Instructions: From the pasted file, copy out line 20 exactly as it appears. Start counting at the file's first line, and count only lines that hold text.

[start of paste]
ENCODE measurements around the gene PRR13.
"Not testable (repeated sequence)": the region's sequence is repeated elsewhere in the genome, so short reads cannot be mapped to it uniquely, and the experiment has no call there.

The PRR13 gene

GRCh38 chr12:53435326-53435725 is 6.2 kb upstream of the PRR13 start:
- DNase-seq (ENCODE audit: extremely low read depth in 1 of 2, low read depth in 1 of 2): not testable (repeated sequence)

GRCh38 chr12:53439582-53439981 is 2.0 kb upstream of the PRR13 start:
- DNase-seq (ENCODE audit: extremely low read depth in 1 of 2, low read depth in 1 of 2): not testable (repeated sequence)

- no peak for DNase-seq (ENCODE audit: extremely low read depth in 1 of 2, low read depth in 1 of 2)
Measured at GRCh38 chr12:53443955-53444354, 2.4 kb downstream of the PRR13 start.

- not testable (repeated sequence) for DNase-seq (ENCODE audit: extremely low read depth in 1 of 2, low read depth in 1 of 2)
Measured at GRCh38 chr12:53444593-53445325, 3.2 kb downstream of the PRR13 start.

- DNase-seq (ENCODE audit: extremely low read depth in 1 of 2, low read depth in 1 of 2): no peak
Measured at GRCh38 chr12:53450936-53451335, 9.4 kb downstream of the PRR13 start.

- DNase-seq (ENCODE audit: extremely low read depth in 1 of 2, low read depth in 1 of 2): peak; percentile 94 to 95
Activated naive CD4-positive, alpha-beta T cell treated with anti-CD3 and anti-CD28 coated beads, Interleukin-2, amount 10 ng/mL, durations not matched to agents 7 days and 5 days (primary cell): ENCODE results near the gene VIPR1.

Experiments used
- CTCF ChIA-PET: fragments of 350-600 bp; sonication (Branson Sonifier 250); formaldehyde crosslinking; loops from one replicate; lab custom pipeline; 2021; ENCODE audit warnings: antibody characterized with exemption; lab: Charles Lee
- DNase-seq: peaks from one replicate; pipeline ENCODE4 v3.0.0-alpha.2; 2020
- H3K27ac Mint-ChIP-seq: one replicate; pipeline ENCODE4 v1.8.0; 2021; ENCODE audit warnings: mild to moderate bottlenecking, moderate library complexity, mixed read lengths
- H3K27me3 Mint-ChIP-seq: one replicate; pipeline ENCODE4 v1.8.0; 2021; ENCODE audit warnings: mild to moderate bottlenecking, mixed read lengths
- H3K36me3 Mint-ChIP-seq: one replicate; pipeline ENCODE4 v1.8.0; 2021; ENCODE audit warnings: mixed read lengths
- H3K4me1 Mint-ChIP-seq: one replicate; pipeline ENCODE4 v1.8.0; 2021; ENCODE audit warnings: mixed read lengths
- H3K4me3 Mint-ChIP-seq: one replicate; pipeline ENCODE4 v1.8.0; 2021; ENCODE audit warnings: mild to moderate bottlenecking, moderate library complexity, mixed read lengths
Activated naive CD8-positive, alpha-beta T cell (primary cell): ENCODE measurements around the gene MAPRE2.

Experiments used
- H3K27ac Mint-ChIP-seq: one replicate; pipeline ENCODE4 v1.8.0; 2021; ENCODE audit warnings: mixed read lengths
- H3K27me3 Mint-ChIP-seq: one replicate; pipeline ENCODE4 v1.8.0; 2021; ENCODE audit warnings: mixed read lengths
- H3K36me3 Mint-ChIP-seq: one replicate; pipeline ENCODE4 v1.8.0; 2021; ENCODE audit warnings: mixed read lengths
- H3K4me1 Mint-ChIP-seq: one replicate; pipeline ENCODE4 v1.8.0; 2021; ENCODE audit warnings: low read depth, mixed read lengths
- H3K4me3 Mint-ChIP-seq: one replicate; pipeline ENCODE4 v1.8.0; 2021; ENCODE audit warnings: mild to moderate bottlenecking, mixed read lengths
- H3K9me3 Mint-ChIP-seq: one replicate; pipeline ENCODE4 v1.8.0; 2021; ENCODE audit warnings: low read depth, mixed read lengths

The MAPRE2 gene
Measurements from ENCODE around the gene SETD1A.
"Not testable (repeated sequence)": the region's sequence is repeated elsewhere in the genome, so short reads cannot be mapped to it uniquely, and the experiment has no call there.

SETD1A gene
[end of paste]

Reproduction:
- H3K27me3 Mint-ChIP-seq: one replicate; pipeline ENCODE4 v1.8.0; 2021; ENCODE audit warnings: mild to moderate bottlenecking, mixed read lengths